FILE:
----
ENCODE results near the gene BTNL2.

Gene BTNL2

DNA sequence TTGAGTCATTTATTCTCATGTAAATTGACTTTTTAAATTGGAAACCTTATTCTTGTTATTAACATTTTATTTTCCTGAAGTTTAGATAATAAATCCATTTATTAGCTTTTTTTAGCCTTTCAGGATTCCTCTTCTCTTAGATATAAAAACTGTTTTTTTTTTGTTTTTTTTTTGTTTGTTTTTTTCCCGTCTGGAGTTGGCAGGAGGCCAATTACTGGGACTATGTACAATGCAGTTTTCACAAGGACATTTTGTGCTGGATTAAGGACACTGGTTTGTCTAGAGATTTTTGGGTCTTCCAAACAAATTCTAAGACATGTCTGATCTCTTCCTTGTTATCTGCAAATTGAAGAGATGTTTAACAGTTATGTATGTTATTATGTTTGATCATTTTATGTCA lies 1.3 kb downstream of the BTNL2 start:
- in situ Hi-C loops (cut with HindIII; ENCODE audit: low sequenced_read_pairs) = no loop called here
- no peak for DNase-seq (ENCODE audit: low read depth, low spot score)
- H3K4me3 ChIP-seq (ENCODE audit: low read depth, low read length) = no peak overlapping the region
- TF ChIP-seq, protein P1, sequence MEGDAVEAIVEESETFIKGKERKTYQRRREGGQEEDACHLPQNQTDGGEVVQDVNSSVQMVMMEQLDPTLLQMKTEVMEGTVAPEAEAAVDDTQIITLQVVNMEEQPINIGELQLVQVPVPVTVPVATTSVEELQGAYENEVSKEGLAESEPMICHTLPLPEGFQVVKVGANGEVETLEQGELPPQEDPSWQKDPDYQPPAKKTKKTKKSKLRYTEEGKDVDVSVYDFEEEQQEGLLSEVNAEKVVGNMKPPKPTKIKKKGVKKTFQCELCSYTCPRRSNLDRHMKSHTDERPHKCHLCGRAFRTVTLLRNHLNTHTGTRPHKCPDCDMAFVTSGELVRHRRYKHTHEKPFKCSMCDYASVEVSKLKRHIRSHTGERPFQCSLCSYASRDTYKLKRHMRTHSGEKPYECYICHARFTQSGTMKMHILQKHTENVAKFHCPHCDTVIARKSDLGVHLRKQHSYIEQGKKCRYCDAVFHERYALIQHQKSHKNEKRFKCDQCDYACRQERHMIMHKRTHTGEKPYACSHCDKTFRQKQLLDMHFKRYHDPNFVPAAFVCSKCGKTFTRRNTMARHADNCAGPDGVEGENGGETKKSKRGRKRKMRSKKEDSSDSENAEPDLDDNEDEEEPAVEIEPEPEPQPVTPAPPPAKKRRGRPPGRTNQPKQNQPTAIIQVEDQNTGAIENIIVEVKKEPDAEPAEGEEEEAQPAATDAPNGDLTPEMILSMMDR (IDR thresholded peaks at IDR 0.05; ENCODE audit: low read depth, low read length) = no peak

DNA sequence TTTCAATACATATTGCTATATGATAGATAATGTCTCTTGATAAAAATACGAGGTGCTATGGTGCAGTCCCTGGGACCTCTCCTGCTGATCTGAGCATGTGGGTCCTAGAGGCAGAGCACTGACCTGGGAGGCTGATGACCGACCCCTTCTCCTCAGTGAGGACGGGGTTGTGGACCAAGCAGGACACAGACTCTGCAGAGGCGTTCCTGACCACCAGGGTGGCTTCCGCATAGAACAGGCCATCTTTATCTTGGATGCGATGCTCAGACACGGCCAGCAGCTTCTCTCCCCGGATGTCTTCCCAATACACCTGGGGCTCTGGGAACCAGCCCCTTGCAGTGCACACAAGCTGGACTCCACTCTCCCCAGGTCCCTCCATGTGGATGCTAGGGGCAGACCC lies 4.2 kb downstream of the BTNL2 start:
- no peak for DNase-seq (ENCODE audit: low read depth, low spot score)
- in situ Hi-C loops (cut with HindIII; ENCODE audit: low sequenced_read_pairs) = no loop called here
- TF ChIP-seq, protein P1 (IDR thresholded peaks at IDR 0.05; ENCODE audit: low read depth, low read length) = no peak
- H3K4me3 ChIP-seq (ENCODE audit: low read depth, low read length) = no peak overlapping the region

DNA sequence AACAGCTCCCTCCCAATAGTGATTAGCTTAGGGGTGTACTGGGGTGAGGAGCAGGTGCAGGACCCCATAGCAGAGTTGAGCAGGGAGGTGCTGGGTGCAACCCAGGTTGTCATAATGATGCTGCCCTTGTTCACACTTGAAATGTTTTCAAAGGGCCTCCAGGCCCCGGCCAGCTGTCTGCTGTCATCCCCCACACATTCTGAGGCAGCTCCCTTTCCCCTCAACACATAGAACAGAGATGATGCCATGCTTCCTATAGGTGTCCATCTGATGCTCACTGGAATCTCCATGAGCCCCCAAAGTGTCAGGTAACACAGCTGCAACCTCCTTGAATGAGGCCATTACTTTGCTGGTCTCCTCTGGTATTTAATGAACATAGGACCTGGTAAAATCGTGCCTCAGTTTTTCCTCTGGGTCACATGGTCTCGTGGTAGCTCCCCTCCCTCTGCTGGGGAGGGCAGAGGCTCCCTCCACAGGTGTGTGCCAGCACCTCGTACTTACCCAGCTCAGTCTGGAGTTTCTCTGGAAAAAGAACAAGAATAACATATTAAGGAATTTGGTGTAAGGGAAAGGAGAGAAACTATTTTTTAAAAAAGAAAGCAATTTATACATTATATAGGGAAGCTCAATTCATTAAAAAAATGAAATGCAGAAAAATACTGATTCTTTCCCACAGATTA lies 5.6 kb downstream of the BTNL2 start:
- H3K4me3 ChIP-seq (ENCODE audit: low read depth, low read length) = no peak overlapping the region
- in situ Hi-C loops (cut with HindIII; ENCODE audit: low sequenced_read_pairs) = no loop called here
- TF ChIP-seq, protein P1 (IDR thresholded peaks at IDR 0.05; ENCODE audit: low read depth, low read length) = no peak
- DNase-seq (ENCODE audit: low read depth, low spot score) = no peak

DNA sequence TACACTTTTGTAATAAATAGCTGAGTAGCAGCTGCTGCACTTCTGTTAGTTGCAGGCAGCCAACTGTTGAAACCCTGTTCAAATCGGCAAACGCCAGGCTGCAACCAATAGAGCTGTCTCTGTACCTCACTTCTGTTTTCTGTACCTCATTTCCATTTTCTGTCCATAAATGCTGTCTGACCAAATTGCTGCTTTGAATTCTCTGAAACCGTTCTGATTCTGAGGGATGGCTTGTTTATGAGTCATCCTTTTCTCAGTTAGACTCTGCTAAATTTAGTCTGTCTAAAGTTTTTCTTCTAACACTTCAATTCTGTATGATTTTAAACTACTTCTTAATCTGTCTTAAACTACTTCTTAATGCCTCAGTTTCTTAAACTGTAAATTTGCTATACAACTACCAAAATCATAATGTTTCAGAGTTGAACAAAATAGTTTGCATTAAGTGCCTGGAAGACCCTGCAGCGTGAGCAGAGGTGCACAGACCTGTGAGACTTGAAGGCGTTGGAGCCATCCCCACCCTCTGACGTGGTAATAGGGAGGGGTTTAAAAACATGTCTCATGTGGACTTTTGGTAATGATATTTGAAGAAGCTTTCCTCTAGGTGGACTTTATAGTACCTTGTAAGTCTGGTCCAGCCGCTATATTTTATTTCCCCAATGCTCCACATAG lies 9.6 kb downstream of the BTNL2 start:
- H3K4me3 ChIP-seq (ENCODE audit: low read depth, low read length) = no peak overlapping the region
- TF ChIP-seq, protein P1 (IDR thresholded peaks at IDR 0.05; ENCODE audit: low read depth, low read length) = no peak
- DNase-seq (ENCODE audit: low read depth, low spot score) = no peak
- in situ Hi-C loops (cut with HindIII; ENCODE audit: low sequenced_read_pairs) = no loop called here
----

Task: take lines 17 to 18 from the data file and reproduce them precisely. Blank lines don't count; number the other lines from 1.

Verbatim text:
- DNase-seq (ENCODE audit: low read depth, low spot score) = no peak

DNA sequence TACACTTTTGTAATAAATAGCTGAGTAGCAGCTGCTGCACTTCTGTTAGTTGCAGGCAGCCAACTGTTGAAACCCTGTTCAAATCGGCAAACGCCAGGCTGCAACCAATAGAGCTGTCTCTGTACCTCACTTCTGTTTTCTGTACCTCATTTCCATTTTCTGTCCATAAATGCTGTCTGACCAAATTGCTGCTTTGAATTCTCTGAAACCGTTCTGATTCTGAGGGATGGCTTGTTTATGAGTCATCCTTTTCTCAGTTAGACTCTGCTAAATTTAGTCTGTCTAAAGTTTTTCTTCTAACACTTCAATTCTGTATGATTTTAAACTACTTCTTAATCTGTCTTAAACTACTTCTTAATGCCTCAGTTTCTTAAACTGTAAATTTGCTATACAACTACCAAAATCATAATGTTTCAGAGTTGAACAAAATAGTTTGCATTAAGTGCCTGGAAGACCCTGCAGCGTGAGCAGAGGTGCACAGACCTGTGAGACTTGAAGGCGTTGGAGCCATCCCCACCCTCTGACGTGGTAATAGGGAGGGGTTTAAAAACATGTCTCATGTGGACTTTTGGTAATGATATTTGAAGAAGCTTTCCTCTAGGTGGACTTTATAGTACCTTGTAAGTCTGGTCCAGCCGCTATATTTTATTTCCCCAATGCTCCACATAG lies 9.6 kb downstream of the BTNL2 start: